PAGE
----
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Swing Low: Investigate the Motion of a Pendulum

Difficulty
Time Required Very Short (≤ 1 day)
Prerequisites None
Material Availability Readily available
Cost Very Low (under $20)
Safety No issues

Abstract

"Swing me higher, Mommy, higher!" Kids love to ride the swings at the playground. The back-and-forth motion of a swing demonstrates the physics of a pendulum. In this experiment, you will investigate the factors that affect the speed and duration of a pendulum's swing.

Objective

The goal of this project is to investigate the motion of a simple pendulum. How is the motion of the pendulum related to its length?

Credits

La Né Powers

Cite This Page

MLA Style

Science Buddies Staff. "Swing Low: Investigate the Motion of a Pendulum" Science Buddies. Science Buddies, 20 June 2014. Web. 25 July 2014 <http://www.sciencebuddies.org/science-fair-projects/project_ideas/Phys_p016.shtml?from=Blog>

APA Style

Science Buddies Staff. (2014, June 20). Swing Low: Investigate the Motion of a Pendulum. Retrieved July 25, 2014 from http://www.sciencebuddies.org/science-fair-projects/project_ideas/Phys_p016.shtml?from=Blog

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Last edit date: 2014-06-20

Introduction

A pendulum is an object, hung from a fixed point, that swings freely back and forth under the action of gravity. A playground swing is an example of a pendulum. The swing is supported by chains that are attached to fixed points at the top of the swing set. When the swing is raised and released, it will move freely back and forth. The swing is moving due to the force of gravity on the swing. The swing continues moving back and forth until friction (between the air and the swing, and between the chains and the attachment points) slows it down and eventually stops it.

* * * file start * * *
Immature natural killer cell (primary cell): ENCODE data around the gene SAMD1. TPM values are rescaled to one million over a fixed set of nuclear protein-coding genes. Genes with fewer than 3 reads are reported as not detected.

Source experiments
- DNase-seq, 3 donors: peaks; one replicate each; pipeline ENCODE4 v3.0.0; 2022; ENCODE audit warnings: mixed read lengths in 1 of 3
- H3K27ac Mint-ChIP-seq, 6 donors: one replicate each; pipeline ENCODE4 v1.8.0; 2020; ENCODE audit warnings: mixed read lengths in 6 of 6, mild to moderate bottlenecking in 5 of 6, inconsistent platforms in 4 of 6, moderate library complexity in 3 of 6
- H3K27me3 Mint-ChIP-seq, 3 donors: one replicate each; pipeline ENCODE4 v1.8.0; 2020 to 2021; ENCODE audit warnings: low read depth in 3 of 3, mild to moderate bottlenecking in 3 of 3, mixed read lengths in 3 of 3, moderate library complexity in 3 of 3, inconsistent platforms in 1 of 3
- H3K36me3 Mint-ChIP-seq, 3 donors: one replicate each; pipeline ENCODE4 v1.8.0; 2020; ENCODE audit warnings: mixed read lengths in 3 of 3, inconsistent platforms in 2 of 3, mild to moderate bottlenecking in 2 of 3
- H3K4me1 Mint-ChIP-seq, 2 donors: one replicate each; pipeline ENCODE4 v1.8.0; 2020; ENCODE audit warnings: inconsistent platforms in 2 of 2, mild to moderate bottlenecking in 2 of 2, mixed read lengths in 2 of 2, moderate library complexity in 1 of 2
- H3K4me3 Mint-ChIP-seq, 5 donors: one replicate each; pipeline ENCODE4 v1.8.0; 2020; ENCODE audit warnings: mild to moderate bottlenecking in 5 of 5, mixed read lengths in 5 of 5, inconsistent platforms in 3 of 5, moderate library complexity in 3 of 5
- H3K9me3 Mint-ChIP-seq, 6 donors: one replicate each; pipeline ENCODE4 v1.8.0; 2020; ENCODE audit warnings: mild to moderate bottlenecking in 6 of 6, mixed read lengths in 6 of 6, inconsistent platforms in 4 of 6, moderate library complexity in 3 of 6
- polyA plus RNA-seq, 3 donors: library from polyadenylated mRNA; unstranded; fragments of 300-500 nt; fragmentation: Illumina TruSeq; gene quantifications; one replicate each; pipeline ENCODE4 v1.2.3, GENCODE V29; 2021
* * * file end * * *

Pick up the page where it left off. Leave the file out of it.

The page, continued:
Terms and Concepts

  • pendulum
  • gravity
  • momentum
  • friction

Questions

  • What is a pendulum and what causes it to swing?
  • What are some common uses for pendulums?

Bibliography

  • Introduction to General Physics Concepts:
    Hewitt, Paul G. 2002. "Conceptual Physics," Prentice Hall, IL.
  • Simple Physics Concepts for Kids:
    Keller, R.W. 2005. "Real Science for Kids: Physics, Level 1," Gravitas Publications, Inc., NM.

Materials and Equipment

  • 2 identical chairs
  • string or yarn
  • 10 metal washers of identical size
  • book
  • meter stick
  • scissors
  • stopwatch accurate to 0.1 s
  • an assistant

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Experimental Procedure

  1. Place the two chairs less than 1 meter apart, back to back.
  2. Center the meter stick and lay it on the backs of the two chairs.
  3. Cut one piece of string to a length of 70 cm.
  4. Cut another piece of string to a length of 35 cm.
  5. Tie the two lengths of string to the meter stick, toward the middle of the stick. The strings should be about 20–30 cm apart.
  6. Attach 5 washers to the end of each string.
  7. To conduct the experiment, hold the washers tied to the 70 cm long string in one hand and the washers tied to the 35 cm long string in the other hand.
  8. Pull the strings tight and hold the strings at the same angle from the meter stick.
  9. Have an assistant ready with a stopwatch. Start the stopwatch at the same time that you drop the two pendulums.
  10. Time how long the pendulums swing.
    1. How long does it take each pendulum to swing back to its original position? This is the period of the pendulum.
    2. What is the total time that each pendulum swings?
    3. Note that, unless you have two stopwatches, you will need to do separate trials for each of these measurements.
  11. For any experiment, it is important to do multiple trials to assure that your results are consistent. Repeat steps 7–10 for at least five separate trials for each length of string, and record your results. It will be easier to keep track of your results if you write them down in a table in your lab notebook. Here is an example table for data collection:
    Sample Data Table
    Pendulum Length
    (cm)
    Trial
    (#)
    Period
    (s)
    Total Time
    (s)
    Average Period
    (s)
    Average Total Time
    (s)
    35 1        
    2    
    3    
    4    
    5    
    70 1        
    2    
    3    
    4    
    5    

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Variations

  • Instead of changing the length of string, change the number of weights attached to the string. Does mass affect the speed of the swing or how long the pendulum swings?
  • Does the initial angle of the string affect the speed and duration of the swing?
  • Change the size of the washers. Does the size affect the speed and duration of the swing?

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